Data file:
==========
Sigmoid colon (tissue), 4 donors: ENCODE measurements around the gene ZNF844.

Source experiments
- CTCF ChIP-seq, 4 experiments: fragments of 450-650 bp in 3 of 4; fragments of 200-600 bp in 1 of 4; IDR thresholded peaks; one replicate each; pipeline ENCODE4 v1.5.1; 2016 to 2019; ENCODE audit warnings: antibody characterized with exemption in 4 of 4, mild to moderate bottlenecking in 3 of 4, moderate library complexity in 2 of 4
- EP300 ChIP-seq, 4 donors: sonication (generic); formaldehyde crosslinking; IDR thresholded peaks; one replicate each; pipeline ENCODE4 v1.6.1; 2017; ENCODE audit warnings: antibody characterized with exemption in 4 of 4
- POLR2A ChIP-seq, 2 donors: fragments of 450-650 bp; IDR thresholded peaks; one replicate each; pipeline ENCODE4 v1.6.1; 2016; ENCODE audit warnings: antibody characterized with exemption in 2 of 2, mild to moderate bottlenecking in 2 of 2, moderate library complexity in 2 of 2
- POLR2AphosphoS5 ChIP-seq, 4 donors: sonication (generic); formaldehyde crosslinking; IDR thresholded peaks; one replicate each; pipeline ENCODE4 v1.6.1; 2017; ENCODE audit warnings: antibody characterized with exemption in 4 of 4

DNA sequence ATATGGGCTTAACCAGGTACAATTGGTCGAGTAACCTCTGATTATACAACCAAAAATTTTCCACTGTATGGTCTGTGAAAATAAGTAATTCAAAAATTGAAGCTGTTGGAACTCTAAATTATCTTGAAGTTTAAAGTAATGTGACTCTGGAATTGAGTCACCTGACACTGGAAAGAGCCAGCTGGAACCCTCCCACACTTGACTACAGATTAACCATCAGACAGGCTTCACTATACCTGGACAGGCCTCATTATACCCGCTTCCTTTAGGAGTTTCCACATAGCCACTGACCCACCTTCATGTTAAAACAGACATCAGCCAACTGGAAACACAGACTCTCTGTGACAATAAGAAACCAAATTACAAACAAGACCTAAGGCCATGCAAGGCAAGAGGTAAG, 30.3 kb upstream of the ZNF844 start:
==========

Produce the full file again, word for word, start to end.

Sigmoid colon (tissue), 4 donors: ENCODE measurements around the gene ZNF844.

Source experiments
- CTCF ChIP-seq, 4 experiments: fragments of 450-650 bp in 3 of 4; fragments of 200-600 bp in 1 of 4; IDR thresholded peaks; one replicate each; pipeline ENCODE4 v1.5.1; 2016 to 2019; ENCODE audit warnings: antibody characterized with exemption in 4 of 4, mild to moderate bottlenecking in 3 of 4, moderate library complexity in 2 of 4
- EP300 ChIP-seq, 4 donors: sonication (generic); formaldehyde crosslinking; IDR thresholded peaks; one replicate each; pipeline ENCODE4 v1.6.1; 2017; ENCODE audit warnings: antibody characterized with exemption in 4 of 4
- POLR2A ChIP-seq, 2 donors: fragments of 450-650 bp; IDR thresholded peaks; one replicate each; pipeline ENCODE4 v1.6.1; 2016; ENCODE audit warnings: antibody characterized with exemption in 2 of 2, mild to moderate bottlenecking in 2 of 2, moderate library complexity in 2 of 2
- POLR2AphosphoS5 ChIP-seq, 4 donors: sonication (generic); formaldehyde crosslinking; IDR thresholded peaks; one replicate each; pipeline ENCODE4 v1.6.1; 2017; ENCODE audit warnings: antibody characterized with exemption in 4 of 4

DNA sequence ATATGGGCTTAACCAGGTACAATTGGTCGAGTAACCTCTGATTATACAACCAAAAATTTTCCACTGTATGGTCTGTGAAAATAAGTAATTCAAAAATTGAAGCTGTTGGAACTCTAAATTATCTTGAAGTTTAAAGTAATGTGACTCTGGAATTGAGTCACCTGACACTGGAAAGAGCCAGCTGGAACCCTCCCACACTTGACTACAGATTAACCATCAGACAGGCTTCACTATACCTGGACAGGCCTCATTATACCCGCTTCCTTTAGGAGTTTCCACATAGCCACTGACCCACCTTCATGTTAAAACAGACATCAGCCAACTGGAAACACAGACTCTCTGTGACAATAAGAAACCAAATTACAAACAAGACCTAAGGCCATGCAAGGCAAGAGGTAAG, 30.3 kb upstream of the ZNF844 start: